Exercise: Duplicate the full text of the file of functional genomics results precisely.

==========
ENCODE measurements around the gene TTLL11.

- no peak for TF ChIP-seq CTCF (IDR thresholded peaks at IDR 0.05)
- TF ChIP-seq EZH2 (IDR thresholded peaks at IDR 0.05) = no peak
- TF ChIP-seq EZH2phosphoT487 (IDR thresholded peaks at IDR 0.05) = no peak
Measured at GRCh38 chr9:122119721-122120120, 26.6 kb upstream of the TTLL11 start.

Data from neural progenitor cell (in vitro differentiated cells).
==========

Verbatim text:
ENCODE measurements around the gene TTLL11.

- no peak for TF ChIP-seq CTCF (IDR thresholded peaks at IDR 0.05)
- TF ChIP-seq EZH2 (IDR thresholded peaks at IDR 0.05) = no peak
- TF ChIP-seq EZH2phosphoT487 (IDR thresholded peaks at IDR 0.05) = no peak
Measured at GRCh38 chr9:122119721-122120120, 26.6 kb upstream of the TTLL11 start.

Data from neural progenitor cell (in vitro differentiated cells).